I’ll never forget the day I met my neighbor, Dick Parenteau. Deb and I had just moved in next door to him on Peirce Street with our young sons, Peter and Evan. As we emptied the moving van, the parade of boxes seemed endless, as did our to-do list. Oh, and Deb was four months pregnant.
The morning after the move, I took the boys across the street to the basketball court at Academy Field. As we walked back, Dick approached us in the police station parking lot, calling out hello in that strong, clear voice that would become so familiar to our ears. He said he had seen us moving in the day before, but didn’t want to bother us.
Over the next 16 years, I would discover that this was pure Dick. As a neighbor, he was always present and always considerate. The morning we met marked the beginning of a beautiful friendship.
So what was Dick thinking on that first day? I never asked him, but I bet it was something like this: “Are these people out of their minds?” Deb and I bought the Rose Cottage with rose-colored glasses firmly in place; we had no idea of what we were getting into. But Dick sure did. He’d been living next door for years. He knew the plumbing would fail, which it did. He knew the roof would leak, as it did with every heavy rain. He knew the windows wouldn’t open, which they didn’t. He probably didn’t know that a family of possums would find its way into our basement via a hole in the foundation… but when they did, he wasn’t surprised.
A neighbor two doors down met us later that week and said, “Rose Cottage… Someone had to buy it.”
But Dick never passed judgment on our purchase, never said a word about our naivete. And as the contractors came and went, he was the constant: part foreman, part inspector, part peanut gallery, part therapist. “Look how far you’ve come!” he’d exclaim, finding the glass half-full, even in our ghastly kitchen. When our spirits sagged, he adjusted our focus: “How are the boys? How’s Juliana? You have a great family. I love your kids.”
And we loved Dick. In the 90s, he took Peter and Evan to the Patriots’ training camp at Bryant along with his grandson Rick. Years later, he summed up the day: “The boys watched Bledsoe; I watched the cheerleaders.” He helped Deb build out our gardens, planting trees, moving bushes, and setting up an elaborate watering system. Up before six every morning, he would grab the Providence Journal from our sidewalk and place it at our doorstep, and then walk down the street to do the same at the town library. When we went away on summer vacations, he organized our mail, made sure our houseplants survived, and dozed in the chaise on our front porch. We always came home to a house that was cool and serene: Dick had turned on the air conditioners and lights earlier in the day.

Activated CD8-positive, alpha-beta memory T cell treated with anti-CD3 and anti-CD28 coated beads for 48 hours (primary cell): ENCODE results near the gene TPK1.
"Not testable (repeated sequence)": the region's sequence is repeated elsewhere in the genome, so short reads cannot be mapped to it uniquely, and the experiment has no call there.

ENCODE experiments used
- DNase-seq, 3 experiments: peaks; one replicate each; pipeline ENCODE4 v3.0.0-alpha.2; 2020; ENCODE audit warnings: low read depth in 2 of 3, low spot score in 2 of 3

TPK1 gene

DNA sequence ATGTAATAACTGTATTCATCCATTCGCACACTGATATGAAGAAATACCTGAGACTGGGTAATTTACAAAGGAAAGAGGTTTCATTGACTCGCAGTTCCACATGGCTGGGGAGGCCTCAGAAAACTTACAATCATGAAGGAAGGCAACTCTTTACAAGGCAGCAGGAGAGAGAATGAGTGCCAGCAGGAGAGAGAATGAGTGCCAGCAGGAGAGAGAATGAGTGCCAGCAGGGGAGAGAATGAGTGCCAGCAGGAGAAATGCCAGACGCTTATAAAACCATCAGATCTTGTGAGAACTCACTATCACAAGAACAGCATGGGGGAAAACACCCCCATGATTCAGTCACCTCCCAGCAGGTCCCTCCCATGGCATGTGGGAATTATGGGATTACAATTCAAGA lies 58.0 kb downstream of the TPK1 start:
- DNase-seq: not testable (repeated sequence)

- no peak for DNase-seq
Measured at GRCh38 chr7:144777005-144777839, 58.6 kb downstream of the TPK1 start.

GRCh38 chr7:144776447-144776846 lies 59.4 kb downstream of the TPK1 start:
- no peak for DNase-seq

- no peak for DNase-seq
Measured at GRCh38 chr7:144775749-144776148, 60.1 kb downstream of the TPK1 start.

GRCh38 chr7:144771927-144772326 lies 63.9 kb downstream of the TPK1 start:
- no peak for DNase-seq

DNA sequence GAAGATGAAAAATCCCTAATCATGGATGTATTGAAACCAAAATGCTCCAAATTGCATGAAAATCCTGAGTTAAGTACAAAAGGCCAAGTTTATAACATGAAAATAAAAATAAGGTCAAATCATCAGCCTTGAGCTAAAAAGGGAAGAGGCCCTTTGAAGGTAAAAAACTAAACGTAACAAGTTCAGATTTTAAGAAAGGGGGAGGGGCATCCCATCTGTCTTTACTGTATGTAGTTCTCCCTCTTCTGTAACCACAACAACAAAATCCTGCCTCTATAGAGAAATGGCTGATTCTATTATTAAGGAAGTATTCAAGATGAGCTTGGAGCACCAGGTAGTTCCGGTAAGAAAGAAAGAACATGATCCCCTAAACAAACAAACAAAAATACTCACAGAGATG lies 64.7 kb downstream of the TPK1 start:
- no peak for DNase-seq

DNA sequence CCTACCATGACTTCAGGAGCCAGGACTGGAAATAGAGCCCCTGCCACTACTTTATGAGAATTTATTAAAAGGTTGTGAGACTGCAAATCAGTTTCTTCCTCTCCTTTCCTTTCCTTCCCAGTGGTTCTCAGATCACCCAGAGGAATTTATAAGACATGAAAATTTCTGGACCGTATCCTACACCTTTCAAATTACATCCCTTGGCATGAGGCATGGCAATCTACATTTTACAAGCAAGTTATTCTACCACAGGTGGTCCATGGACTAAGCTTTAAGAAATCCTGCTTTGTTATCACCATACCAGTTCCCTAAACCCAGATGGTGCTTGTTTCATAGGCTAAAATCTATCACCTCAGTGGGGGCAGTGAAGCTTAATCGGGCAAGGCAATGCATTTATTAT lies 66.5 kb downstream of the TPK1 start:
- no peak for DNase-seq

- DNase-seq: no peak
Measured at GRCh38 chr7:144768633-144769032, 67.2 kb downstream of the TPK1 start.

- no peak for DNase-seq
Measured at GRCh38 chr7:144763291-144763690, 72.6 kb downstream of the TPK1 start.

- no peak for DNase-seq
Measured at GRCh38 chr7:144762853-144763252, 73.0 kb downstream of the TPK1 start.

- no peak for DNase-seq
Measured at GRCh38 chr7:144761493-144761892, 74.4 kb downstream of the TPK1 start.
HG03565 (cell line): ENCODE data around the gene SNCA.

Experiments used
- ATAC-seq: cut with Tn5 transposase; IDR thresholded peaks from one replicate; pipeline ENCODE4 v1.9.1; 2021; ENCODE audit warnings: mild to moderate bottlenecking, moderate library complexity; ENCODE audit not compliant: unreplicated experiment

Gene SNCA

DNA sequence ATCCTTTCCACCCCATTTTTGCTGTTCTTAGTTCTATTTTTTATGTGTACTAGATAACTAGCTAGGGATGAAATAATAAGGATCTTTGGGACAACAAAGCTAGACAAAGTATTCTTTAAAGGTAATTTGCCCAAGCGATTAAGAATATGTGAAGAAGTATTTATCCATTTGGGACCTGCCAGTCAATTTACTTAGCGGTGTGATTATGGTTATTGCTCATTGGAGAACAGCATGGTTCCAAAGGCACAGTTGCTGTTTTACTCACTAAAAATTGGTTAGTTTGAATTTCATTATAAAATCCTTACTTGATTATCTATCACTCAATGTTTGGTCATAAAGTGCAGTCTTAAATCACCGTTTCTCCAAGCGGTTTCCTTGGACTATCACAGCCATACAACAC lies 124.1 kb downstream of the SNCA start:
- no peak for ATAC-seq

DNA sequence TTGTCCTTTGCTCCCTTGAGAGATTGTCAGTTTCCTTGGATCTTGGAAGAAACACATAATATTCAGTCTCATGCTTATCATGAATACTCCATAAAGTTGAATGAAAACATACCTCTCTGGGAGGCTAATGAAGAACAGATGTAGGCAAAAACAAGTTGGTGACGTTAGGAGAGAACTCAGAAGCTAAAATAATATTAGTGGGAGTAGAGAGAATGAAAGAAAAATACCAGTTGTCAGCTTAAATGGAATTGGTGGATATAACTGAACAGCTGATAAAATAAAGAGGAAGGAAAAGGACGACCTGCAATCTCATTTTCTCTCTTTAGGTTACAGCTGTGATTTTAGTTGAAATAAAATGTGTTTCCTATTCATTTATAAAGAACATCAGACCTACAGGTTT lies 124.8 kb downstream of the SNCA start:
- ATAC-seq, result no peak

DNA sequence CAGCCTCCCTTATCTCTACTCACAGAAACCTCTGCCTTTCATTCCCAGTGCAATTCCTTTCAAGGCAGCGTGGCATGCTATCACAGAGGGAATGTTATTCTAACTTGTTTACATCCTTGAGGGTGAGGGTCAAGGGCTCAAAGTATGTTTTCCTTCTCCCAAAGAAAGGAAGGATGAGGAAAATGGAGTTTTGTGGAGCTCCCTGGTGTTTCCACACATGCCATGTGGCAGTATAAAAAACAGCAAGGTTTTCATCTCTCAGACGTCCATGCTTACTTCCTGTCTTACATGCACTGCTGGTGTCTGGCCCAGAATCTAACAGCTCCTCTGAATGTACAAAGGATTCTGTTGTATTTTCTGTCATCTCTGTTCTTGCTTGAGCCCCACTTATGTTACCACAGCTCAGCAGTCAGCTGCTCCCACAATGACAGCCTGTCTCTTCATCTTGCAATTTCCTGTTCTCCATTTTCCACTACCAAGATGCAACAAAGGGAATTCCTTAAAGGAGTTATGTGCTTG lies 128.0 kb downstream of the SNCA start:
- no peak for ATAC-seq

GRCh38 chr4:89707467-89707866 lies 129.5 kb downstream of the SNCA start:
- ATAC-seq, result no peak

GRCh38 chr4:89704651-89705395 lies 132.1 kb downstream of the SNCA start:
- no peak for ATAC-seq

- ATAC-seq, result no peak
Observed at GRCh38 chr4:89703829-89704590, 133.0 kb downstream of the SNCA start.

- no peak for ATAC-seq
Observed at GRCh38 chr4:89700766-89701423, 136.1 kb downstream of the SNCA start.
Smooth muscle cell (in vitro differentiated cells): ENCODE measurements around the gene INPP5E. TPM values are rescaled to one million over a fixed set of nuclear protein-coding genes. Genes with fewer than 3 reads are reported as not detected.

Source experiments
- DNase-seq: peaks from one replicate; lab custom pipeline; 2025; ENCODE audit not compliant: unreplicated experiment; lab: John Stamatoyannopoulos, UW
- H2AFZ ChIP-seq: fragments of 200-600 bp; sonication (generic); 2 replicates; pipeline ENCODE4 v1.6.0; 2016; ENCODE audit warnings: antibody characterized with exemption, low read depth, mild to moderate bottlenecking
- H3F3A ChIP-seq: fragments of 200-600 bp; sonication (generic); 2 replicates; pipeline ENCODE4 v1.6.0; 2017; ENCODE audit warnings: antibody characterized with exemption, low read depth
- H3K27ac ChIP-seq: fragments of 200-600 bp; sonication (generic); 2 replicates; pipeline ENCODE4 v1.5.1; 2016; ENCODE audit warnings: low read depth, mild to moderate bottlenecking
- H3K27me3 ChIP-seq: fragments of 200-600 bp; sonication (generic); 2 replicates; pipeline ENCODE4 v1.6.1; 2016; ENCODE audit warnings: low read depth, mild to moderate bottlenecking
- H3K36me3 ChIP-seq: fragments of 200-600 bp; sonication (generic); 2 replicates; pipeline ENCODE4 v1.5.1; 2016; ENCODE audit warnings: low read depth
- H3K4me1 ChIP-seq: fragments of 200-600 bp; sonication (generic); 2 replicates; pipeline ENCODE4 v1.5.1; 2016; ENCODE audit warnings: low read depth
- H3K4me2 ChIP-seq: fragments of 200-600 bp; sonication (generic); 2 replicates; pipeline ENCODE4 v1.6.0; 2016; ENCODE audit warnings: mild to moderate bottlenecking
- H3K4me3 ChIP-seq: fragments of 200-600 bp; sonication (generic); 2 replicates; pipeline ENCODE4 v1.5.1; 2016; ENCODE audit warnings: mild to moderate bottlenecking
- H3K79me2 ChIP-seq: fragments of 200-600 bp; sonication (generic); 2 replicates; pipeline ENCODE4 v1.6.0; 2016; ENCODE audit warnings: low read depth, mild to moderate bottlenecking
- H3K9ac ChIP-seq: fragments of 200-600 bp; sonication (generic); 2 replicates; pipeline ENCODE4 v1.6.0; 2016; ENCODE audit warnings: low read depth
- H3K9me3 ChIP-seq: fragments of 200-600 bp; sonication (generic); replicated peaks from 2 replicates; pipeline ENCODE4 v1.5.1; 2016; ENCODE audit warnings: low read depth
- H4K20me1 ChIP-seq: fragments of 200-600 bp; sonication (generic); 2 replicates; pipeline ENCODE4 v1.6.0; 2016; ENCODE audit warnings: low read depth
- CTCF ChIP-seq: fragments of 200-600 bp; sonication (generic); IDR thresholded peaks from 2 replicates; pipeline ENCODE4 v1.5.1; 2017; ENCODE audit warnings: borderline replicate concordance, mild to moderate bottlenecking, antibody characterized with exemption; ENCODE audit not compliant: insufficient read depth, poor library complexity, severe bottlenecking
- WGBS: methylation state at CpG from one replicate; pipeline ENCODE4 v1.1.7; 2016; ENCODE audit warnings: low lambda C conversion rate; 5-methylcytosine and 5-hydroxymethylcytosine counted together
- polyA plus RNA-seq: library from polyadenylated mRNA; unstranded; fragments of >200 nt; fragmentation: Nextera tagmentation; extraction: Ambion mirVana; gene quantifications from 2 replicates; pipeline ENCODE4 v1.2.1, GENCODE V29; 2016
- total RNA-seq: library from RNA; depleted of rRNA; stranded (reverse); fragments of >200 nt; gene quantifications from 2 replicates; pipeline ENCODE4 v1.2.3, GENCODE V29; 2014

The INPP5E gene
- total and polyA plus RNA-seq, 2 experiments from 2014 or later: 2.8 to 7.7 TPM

Most people knew Dick as the Mayor of Peirce Street, yelling at cars that ran the stop sign at Dedford Street; chiding the police and public works crews; saying hello to the stream of runners and walkers who all seemed to know him; telling people about the majestic elm that stood in front of his house – the one he said he would chain himself to if they ever tried to take it down.
But we also knew him as the kind neighbor who knocked on the door on Christmas morning to give our young children gifts and have a piece of Deb’s coffee cake before heading out to spend the day with his daughter Renee and his grandchildren. With his presents, white beard, and easy laugh, he was our belated Santa.
Dick and I both loved Peirce Street on Sunday afternoons in the summer – quiet and sun-dappled, with breezes washing through the trees. That’s when he would ask me if I was making the gravy. He knew it was my ritual, simmering a tomato sauce for Sunday dinner. He knew, because occasionally I’d need an onion. The first time it happened, I told Deb I was running out to the store, but she said to knock on Dick’s door; he would have one. Which, of course, he did. Months later, when I knocked seeking an onion yet again, Dick opened the door with one already in hand and a smile on his face. “Making gravy?”
Always present. Always considerate. Always helpful.
Some Sunday soon, I’ll need an onion, and Dick will be present again – in my thoughts as I drive to the store, remembering and missing a dear friend.